on March 31. The company holds 36% of the working interest in Tamar, with
partner Isramco Negev 2 holding 28.75%, Delek Drilling, 15.625%, Avner Oil
Exploration, 15.625% and Dor Gas Exploration, 4%.
starting at Tamar, Noble Energy has elevated the status of the entire eastern
Mediterranean area, Davidson said. The Tamar reservoir constitutes a truly
international project, with 18 countries and 20 US states contributing equipment
to its development, he added.
“We [have] created a standalone region
where before the eastern Mediterranean was part of a larger group,” he
The approximately 250 billion cubic meters of gas in Tamar are
slated for domestic use only, but the resources found in the neighboring,
double-sized Leviathan reservoir are expected to be allocated for both domestic
use and export.
The Zemach Committee, an interministerial committee led
by Energy and Water Ministry director-general Shaul Zemach, recommended last
fall that the government allow no more than 500 b.cu.m. worth of gas to be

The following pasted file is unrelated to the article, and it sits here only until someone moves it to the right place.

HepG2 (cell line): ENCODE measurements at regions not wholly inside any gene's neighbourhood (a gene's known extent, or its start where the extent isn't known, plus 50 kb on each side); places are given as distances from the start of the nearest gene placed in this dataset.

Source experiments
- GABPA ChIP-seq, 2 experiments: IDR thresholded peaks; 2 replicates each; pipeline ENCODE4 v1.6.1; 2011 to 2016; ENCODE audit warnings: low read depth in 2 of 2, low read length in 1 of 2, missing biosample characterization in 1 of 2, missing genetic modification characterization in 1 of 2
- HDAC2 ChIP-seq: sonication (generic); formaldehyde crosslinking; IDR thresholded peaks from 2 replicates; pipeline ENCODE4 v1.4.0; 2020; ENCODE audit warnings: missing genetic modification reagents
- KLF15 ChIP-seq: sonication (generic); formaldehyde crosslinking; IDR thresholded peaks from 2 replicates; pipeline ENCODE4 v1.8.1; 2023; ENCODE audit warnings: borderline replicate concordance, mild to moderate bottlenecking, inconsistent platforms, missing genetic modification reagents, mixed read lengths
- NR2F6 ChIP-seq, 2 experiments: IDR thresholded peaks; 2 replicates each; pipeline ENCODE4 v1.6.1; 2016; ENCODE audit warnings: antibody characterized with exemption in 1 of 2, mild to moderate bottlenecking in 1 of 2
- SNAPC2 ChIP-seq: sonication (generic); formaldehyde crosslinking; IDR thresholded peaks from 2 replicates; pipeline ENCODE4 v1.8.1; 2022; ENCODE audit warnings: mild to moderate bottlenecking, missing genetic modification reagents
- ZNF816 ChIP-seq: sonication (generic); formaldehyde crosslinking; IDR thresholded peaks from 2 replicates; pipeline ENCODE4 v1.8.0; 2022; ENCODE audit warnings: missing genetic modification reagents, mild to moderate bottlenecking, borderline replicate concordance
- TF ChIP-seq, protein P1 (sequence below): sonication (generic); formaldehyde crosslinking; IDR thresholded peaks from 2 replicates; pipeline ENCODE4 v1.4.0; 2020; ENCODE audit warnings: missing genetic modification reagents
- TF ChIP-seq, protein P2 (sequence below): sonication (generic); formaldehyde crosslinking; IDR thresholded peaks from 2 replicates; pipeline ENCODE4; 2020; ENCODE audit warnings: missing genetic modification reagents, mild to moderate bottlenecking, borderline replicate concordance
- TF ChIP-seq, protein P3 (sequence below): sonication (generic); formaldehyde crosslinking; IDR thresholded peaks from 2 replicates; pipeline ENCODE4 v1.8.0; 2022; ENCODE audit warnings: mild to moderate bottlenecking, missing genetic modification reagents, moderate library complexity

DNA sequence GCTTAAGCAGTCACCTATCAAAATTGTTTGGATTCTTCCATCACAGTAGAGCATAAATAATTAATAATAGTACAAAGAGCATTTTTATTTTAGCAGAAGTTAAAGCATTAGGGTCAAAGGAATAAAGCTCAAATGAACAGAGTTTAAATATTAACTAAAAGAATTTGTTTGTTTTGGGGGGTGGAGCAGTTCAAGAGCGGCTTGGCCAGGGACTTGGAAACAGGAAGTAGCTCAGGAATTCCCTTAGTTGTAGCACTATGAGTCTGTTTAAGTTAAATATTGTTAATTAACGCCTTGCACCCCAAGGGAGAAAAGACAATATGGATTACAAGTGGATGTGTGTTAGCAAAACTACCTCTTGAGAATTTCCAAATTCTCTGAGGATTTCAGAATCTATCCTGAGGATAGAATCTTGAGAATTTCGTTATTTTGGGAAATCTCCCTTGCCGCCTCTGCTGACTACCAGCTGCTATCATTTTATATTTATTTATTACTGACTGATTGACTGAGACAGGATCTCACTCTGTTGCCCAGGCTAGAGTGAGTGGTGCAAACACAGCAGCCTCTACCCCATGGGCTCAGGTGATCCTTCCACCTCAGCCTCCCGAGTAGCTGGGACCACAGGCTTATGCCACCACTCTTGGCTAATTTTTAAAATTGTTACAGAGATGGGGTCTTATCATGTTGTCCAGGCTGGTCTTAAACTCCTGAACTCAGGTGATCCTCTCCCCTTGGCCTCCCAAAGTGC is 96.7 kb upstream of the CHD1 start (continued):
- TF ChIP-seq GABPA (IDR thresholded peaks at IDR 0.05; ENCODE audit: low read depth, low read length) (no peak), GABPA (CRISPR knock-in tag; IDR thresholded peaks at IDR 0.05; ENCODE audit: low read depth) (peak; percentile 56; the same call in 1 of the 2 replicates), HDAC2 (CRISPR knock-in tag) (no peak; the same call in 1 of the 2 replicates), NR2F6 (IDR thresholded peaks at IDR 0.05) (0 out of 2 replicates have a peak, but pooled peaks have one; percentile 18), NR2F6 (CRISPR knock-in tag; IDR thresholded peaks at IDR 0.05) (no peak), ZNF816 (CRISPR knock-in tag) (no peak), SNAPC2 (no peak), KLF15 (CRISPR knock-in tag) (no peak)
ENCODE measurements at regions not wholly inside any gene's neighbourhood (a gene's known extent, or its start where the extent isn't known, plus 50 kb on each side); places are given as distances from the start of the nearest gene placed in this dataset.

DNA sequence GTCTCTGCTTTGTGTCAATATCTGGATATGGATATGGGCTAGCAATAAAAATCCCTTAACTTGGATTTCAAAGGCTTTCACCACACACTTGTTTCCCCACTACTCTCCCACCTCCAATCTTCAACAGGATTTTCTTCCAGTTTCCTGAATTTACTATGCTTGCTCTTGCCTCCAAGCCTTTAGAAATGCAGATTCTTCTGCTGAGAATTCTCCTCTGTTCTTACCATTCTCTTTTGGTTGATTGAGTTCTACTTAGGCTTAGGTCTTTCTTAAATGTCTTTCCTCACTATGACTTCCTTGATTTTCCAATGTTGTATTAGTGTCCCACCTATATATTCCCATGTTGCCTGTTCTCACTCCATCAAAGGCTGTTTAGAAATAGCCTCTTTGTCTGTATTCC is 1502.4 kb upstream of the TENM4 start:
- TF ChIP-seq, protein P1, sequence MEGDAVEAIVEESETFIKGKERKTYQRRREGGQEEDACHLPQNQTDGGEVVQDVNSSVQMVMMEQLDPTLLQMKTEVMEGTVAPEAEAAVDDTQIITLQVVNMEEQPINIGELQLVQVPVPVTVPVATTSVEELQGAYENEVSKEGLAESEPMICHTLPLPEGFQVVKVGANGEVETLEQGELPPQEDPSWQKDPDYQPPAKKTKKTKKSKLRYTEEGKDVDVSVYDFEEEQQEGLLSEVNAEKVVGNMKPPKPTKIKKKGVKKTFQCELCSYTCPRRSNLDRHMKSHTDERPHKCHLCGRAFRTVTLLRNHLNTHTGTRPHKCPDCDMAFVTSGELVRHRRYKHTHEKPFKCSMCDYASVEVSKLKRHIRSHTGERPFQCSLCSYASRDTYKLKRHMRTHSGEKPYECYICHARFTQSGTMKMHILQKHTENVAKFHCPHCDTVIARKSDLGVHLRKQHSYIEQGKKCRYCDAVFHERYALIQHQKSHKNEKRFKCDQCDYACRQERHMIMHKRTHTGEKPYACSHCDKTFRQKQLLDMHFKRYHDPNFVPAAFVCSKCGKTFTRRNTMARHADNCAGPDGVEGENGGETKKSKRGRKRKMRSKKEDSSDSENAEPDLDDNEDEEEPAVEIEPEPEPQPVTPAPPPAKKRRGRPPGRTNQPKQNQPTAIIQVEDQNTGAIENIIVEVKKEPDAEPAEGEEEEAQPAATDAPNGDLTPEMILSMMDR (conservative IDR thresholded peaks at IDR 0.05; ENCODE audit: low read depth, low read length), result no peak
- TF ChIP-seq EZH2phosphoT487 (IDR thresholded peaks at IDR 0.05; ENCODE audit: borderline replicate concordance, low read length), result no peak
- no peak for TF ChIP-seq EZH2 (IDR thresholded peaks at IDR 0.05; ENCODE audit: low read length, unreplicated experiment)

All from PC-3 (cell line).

exported – but the government has yet to approve the
Environmental activists and officials such as
Environmental Protection Minister Amir Peretz and his predecessor Gilad Erdan
have warned that such an export allocation is too high and would put Israel’s
domestic natural gas future in jeopardy.
While exporting gas from
Leviathan will bring clear benefits to the drilling companies as they sell the
resource at higher prices to importing countries, Davidson stressed that export
also provides an immediate benefit to Israel. For Israel, exports would mean an
instant surge in levies paid to the government, and would encourage other
companies to explore the region.
It is critical, however, that the
government deploy an export policy immediately, or risk facing a naturalgas gap
in 2016, Davidson warned.
When initial calculations for natural gas
flow-rate from the Tamar reservoir were made, Egyptian natural gas imports into
Israel were still part of the equation.
Without the Egyptian supply and
with ever-increasing domestic needs, Tamar alone will not be able to meet
Israel’s natural gas needs by 2016, Davidson said. Nevertheless, the companies
cannot begin drilling in Leviathan until an export policy has been constituted,
because the Leviathan project is a combined, simultaneous domestic-export plan,
“There is a clock ticking,” Davidson said. “The demand for gas